It depends what you mean by “equity”.
“Equity” has traditionally been interchangeable with “equality”, “the quality of being fair and impartial.” But in the past decade, “equity” has taken on two different meanings, one bad and one good.
The bad meaning: “equity” = equal outcomes.
This approach assumes that inequality of outcomes between groups is always caused by racism.
We see this approach in the Biden administration’s pronouncements re. DEI, “diversity, equity, and inclusion”. It usually comes packaged with other concepts, some I accept (systemic racism, although I wish I could change the term), others I find damningly problematic or destructive (e.g., race essentialism), etc.
No actor, including government, is powerful enough to guarantee outcomes. Life is too complicated, our knowledge and ability to control too limited, and our tools (especially government’s tools) are too blunt and compromised to accomplish this.
(This is essentially “the knowledge problem” that Hayek discusses.)
The good meaning: “equity” = seeking to equalize resources.
Here is an example of a GOOD equity approach.
- In some places, the schools (or the parents) can afford to provide SAT coaching for their high school students. Their graduates receive more scholarship dollars and better college admissions than the average.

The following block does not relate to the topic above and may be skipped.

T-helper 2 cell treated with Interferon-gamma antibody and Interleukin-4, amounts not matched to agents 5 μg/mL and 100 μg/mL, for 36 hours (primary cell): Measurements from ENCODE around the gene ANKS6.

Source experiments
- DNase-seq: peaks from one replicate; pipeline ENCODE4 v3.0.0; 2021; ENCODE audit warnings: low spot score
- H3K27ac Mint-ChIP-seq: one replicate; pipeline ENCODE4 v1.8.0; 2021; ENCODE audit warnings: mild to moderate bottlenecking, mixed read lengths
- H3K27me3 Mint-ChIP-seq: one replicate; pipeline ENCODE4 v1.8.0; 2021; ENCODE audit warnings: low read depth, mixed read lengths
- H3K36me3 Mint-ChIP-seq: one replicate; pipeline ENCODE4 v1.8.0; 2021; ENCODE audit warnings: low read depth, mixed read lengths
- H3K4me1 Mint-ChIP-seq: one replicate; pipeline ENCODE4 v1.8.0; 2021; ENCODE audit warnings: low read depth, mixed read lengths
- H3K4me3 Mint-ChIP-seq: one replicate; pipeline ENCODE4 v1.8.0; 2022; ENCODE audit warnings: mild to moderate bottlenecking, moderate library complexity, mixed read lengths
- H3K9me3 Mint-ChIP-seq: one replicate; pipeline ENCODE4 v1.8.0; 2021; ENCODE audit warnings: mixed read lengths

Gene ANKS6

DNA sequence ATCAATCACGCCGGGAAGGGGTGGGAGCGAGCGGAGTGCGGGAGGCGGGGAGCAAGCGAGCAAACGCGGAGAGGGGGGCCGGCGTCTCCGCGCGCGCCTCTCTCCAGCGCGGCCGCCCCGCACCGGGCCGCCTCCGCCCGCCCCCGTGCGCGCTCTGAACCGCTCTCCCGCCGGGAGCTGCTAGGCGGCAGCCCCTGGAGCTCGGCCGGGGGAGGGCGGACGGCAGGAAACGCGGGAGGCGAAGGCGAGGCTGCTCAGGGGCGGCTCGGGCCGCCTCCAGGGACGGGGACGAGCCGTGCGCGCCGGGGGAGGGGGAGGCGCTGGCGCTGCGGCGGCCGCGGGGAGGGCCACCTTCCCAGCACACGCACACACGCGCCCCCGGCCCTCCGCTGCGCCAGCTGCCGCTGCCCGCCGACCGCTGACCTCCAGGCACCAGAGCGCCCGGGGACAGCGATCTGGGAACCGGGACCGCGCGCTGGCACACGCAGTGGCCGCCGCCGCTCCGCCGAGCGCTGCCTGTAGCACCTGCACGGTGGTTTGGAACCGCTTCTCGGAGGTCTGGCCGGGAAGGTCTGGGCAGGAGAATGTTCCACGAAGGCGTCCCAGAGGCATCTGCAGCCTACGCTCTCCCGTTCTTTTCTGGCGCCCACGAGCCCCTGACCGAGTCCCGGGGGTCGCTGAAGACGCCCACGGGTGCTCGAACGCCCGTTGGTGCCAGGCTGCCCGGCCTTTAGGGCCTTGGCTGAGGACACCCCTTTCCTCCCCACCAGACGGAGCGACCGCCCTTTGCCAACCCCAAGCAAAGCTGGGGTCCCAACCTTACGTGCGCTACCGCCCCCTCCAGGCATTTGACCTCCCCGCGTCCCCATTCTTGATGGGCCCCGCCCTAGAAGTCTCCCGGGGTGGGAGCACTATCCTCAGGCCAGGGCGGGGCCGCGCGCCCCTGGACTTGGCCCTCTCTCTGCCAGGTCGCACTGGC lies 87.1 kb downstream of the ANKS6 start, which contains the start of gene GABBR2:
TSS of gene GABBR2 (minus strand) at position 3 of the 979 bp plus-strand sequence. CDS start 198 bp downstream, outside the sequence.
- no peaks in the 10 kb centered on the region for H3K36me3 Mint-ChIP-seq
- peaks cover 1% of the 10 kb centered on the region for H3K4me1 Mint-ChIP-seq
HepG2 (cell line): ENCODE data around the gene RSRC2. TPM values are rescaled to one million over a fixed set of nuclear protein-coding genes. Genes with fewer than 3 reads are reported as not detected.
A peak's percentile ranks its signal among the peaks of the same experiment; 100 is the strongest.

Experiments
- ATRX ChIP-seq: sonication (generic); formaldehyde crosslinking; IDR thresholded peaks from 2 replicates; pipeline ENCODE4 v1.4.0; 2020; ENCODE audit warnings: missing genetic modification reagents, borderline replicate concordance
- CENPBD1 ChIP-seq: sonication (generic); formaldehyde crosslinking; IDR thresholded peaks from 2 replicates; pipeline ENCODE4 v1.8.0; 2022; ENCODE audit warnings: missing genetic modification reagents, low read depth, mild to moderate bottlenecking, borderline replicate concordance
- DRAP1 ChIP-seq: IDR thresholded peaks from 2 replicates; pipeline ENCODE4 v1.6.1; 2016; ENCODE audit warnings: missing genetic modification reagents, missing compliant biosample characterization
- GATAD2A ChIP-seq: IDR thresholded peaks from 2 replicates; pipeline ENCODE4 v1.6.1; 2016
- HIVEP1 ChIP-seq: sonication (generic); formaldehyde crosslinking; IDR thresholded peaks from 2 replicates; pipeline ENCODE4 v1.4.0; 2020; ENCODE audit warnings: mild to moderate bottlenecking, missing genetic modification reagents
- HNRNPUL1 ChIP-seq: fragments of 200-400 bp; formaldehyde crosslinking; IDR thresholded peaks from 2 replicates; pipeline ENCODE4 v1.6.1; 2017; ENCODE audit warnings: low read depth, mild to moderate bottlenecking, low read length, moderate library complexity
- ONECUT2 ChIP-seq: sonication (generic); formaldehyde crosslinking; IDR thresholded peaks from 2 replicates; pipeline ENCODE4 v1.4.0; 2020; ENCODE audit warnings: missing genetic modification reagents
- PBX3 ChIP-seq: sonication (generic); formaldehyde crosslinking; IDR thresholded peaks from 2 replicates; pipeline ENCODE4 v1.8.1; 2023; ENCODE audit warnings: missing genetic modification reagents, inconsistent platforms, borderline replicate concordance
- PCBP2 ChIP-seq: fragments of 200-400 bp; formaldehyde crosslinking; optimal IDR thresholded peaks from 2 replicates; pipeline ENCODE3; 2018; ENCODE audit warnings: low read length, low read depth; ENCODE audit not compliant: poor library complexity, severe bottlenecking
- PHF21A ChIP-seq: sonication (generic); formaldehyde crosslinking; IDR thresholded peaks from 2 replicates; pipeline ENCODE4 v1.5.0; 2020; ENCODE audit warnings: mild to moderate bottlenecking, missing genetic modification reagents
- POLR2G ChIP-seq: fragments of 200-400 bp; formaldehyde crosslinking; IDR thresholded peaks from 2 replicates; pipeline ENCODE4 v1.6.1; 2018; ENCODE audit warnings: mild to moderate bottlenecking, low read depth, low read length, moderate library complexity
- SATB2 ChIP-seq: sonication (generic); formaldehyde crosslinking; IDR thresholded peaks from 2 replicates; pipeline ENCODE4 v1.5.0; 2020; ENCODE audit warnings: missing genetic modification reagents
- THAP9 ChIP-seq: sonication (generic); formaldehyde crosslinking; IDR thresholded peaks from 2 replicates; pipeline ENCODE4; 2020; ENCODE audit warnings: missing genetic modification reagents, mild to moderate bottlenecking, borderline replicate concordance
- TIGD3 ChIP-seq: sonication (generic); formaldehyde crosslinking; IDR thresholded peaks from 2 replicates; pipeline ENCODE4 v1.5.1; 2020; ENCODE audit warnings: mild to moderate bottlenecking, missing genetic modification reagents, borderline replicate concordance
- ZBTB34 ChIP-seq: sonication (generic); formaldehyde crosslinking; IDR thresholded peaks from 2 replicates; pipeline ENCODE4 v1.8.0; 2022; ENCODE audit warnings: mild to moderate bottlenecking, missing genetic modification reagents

- In other places, the schools (or the parents) can NOT afford to provide SAT coaching for their high school students. Their graduates receive fewer scholarship dollars and lesser college admissions than the average.
An equity solution–a GOOD equity solution to this situation, I think–would be to provide money so that the economically disadvantaged schools can provide SAT coaching for their high school students. It doesn’t completely level the playing field, but it helps.
As I said, reality is too complicated and our tools are too blunt to equalize outcomes. But if we pursue good equity solutions, governments and NGO’s will focus funding and action narrowly, ideally on equalizing ONE resource (or a small handful of resources) that would seem to make a difference.
Test it and see if it helps. If it helps, keep doing it. If it doesn’t help, dustbin that approach and try something else.
The problems aren’t going away, you’ll have plenty of opportunities to try something else if the first proposal doesn’t work. “The problems you will always have with you,” to misquote Jesus.
(Yes, the existence of systemic racism is undeniable.)